We've shown that despite the inherent occasionally connected nature of mobile devices architectures can be devised to enable enterprise-level mobile applications. Two key contributing technologies to do so include at the core a Web Services-based framework that is predicated on the universal support of Web Services in most mobile platforms. Further, for reliability, we proposed a framework based on WSRM to handle the occasionally connected problem in mobile Web Services. We've used WSRM, which is not yet an Oasis standard. Alternatively, WS-Reliability can be used, which is an Oasis standard. We decided to go with WSRM because it's consistent with other WS-* standards.

Our framework stores data in files, which is not optimal in enterprise applications. Future work can include more optimal ways of storing data on the client side.

References

More Stories By Dr. Srinivas Padmanabhuni

Dr. Srinivas Padmanabhuni is a principal researcher with the Web Services Centre of Excellence in SETLabs, Infosys Technologies, and specializes in Web Services, service-oriented architecture, and grid technologies alongside pursuing interests in Semantic Web, intelligent agents, and enterprise architecture. He has authored several papers in international conferences. Dr. Padmanabhuni holds a PhD degree in computing science from University of Alberta, Edmonton, Canada.

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Abhishek Malay Chatterjee is working as part of the Web Services COE (Center of Excellence) for Infosys Technologies Ltd., a global IT consulting firm, and has substantial experience in publishing papers, presenting papers at conferences, and defining standards for SOA and Web services.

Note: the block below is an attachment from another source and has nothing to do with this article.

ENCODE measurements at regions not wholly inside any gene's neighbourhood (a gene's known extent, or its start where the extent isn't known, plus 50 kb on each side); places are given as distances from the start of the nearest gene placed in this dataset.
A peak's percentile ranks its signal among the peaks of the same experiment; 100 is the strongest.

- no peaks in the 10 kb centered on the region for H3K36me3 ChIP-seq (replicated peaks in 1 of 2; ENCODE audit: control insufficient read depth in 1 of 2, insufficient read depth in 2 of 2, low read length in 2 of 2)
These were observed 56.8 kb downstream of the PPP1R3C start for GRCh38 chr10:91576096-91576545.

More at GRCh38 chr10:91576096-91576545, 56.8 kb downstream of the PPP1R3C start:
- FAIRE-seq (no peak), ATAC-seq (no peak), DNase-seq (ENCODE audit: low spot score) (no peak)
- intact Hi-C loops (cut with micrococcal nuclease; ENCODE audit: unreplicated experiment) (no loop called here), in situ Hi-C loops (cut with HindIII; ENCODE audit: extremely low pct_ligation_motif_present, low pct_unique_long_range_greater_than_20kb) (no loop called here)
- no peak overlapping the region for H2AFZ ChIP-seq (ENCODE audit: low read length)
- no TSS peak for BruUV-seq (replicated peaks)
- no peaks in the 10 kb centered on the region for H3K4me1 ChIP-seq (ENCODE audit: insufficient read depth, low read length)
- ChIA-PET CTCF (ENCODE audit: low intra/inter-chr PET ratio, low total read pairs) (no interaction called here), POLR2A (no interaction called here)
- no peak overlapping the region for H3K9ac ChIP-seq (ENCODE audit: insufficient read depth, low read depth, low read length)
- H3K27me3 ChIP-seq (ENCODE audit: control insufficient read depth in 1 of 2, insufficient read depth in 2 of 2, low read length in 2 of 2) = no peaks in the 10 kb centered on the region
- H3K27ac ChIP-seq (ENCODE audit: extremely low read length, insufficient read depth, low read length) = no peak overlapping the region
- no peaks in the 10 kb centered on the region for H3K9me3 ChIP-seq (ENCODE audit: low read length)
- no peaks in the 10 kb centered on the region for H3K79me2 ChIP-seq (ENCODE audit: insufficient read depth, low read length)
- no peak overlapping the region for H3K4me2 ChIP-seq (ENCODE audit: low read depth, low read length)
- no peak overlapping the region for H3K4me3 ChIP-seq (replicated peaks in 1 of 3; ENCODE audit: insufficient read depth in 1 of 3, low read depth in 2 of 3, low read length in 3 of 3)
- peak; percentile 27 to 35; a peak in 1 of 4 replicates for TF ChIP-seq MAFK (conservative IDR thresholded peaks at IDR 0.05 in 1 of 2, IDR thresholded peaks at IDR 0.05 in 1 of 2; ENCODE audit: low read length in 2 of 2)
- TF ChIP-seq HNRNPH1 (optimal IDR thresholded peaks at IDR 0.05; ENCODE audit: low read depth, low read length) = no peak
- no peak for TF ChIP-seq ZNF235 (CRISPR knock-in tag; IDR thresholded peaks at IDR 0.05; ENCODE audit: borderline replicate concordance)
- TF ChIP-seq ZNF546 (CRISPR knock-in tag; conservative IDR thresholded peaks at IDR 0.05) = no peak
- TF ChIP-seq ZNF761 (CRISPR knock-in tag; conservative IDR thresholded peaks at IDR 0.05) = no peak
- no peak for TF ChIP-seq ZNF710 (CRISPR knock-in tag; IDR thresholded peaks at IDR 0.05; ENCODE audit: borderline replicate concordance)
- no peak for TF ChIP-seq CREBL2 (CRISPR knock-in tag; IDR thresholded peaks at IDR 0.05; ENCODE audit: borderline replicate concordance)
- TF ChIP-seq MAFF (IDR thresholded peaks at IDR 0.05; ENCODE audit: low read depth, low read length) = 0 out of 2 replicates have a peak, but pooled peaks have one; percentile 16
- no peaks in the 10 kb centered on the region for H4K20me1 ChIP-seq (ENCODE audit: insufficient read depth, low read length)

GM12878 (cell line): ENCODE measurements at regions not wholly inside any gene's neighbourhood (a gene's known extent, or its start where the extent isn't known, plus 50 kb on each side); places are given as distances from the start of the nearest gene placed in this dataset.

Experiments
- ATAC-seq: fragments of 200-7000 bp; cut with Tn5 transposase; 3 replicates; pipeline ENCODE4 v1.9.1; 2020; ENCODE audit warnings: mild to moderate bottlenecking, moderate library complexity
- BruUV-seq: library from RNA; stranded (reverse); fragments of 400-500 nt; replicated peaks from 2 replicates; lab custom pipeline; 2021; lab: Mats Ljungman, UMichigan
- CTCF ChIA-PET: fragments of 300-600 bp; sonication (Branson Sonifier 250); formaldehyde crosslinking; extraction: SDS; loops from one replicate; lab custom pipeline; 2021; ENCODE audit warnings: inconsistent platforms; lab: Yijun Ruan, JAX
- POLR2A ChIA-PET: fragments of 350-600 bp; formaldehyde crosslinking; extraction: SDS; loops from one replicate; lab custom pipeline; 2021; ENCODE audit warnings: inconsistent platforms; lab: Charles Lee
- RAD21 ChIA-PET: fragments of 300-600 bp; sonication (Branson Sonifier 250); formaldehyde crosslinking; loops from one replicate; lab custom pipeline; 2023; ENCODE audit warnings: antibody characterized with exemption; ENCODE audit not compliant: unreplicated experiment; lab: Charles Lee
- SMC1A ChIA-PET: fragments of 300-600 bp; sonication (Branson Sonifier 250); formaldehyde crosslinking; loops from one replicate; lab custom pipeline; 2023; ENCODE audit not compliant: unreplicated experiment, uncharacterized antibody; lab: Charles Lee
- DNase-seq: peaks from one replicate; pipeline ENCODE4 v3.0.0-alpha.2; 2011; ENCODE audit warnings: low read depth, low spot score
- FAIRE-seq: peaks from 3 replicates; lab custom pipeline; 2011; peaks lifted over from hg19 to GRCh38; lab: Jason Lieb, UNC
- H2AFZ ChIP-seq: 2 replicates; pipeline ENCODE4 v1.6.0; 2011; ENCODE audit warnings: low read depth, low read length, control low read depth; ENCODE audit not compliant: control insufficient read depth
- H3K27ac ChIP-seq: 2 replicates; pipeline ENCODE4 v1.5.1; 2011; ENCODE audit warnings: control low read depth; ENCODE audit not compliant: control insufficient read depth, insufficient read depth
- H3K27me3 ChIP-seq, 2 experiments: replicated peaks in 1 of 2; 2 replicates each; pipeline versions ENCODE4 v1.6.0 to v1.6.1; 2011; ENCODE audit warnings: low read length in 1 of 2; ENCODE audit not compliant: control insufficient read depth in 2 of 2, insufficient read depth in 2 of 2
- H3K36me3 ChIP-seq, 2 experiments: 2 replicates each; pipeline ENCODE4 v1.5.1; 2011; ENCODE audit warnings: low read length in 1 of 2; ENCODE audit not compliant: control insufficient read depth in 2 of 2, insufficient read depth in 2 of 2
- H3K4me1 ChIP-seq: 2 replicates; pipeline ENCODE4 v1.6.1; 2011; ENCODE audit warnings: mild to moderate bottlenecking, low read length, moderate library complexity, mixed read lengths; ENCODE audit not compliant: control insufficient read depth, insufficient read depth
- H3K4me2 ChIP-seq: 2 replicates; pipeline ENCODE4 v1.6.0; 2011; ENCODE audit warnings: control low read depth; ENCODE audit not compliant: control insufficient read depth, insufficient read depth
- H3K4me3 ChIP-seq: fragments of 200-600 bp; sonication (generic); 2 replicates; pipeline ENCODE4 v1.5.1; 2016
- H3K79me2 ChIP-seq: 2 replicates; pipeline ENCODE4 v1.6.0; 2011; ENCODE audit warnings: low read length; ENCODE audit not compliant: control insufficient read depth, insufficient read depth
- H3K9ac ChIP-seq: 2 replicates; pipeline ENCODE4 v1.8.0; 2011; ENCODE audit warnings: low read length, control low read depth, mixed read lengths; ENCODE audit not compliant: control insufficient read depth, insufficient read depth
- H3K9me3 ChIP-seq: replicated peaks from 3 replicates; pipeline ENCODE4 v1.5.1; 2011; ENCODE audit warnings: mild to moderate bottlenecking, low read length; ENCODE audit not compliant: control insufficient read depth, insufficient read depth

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The authors are interning and/or working as part of the Web Services COE (Center of Excellence) for Infosys Technologies, a global IT consulting firm, and have substantial experience in publishing papers, presenting papers at conferences, and defining standards for SOA and Web services. The Web Services COE specializes in SOA, Web services, and other related technologies.

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Geo Philips Kuravakal currently works with the Web Services Centre of Excellence in SETLabs, the technology research division at Infosys Technologies, India. He is currently involved in the development of an enterprise Web service integration framework. His primary area of interest is the Semantic Web and its applicability to Web services, along with newer programming techniques such as AJAX.

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Varun Poddar is a member of the Web Services/SOA Centre of Excellence in SETLabs, the R & D unit of Infosys Technologies Limited, India. He is currently working on XML technologies using Java. His interests are Theoretical Computer Science, Semantic Web, Mobile Applications, AJAX and SOA.

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Most Recent Comments
SYS-CON Australia News Desk 04/17/06 04:29:28 PM EDT

Mobile devices use wireless networks that have limited range. Therefore, they may not always be connected to a network. This kind of intermittent connectivity in mobile devices has been one of the factors inhibiting enterprise-level adoption of pervasive mobile applications. Occasionally Connected Computing (OCC) deals with this problem. The challenge that mobile application developers face today is to develop applications that will let users interact uniformly with the application regardless of the connection status.